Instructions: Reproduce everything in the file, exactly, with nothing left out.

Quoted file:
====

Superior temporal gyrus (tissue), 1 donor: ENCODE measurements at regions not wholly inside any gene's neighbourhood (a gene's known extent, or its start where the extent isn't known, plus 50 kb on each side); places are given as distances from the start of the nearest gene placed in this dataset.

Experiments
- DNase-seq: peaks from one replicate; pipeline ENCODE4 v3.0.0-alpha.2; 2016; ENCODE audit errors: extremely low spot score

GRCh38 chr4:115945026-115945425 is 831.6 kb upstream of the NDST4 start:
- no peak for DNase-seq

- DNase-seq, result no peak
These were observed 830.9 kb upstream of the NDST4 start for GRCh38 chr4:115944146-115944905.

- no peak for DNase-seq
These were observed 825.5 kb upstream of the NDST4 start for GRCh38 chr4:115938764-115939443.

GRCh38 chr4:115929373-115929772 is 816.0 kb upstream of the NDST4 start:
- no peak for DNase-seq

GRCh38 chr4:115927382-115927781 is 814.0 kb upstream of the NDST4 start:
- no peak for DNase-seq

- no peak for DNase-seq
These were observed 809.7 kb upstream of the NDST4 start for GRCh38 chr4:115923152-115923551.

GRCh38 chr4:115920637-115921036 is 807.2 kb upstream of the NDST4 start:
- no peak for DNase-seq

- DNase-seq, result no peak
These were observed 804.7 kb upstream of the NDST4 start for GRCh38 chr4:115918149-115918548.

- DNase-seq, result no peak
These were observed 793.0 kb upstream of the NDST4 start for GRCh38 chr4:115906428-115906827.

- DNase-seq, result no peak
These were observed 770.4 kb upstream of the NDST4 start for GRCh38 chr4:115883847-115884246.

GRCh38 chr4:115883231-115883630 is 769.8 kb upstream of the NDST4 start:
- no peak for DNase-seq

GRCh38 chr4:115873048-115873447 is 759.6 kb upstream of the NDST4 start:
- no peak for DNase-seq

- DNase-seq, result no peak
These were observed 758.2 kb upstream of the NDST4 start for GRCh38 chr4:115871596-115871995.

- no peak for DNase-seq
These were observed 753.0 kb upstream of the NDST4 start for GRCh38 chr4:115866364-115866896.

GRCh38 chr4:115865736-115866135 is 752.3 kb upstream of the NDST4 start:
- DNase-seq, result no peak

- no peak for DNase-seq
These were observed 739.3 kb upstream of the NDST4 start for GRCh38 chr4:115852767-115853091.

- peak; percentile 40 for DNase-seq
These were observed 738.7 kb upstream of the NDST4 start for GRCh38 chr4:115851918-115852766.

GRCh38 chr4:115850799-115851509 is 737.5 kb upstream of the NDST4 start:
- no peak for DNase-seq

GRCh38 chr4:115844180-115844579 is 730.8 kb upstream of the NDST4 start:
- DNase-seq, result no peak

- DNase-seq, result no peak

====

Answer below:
Superior temporal gyrus (tissue), 1 donor: ENCODE measurements at regions not wholly inside any gene's neighbourhood (a gene's known extent, or its start where the extent isn't known, plus 50 kb on each side); places are given as distances from the start of the nearest gene placed in this dataset.

Experiments
- DNase-seq: peaks from one replicate; pipeline ENCODE4 v3.0.0-alpha.2; 2016; ENCODE audit errors: extremely low spot score

GRCh38 chr4:115945026-115945425 is 831.6 kb upstream of the NDST4 start:
- no peak for DNase-seq

- DNase-seq, result no peak
These were observed 830.9 kb upstream of the NDST4 start for GRCh38 chr4:115944146-115944905.

- no peak for DNase-seq
These were observed 825.5 kb upstream of the NDST4 start for GRCh38 chr4:115938764-115939443.

GRCh38 chr4:115929373-115929772 is 816.0 kb upstream of the NDST4 start:
- no peak for DNase-seq

GRCh38 chr4:115927382-115927781 is 814.0 kb upstream of the NDST4 start:
- no peak for DNase-seq

- no peak for DNase-seq
These were observed 809.7 kb upstream of the NDST4 start for GRCh38 chr4:115923152-115923551.

GRCh38 chr4:115920637-115921036 is 807.2 kb upstream of the NDST4 start:
- no peak for DNase-seq

- DNase-seq, result no peak
These were observed 804.7 kb upstream of the NDST4 start for GRCh38 chr4:115918149-115918548.

- DNase-seq, result no peak
These were observed 793.0 kb upstream of the NDST4 start for GRCh38 chr4:115906428-115906827.

- DNase-seq, result no peak
These were observed 770.4 kb upstream of the NDST4 start for GRCh38 chr4:115883847-115884246.

GRCh38 chr4:115883231-115883630 is 769.8 kb upstream of the NDST4 start:
- no peak for DNase-seq

GRCh38 chr4:115873048-115873447 is 759.6 kb upstream of the NDST4 start:
- no peak for DNase-seq

- DNase-seq, result no peak
These were observed 758.2 kb upstream of the NDST4 start for GRCh38 chr4:115871596-115871995.

- no peak for DNase-seq
These were observed 753.0 kb upstream of the NDST4 start for GRCh38 chr4:115866364-115866896.

GRCh38 chr4:115865736-115866135 is 752.3 kb upstream of the NDST4 start:
- DNase-seq, result no peak

- no peak for DNase-seq
These were observed 739.3 kb upstream of the NDST4 start for GRCh38 chr4:115852767-115853091.

- peak; percentile 40 for DNase-seq
These were observed 738.7 kb upstream of the NDST4 start for GRCh38 chr4:115851918-115852766.

GRCh38 chr4:115850799-115851509 is 737.5 kb upstream of the NDST4 start:
- no peak for DNase-seq

GRCh38 chr4:115844180-115844579 is 730.8 kb upstream of the NDST4 start:
- DNase-seq, result no peak

- DNase-seq, result no peak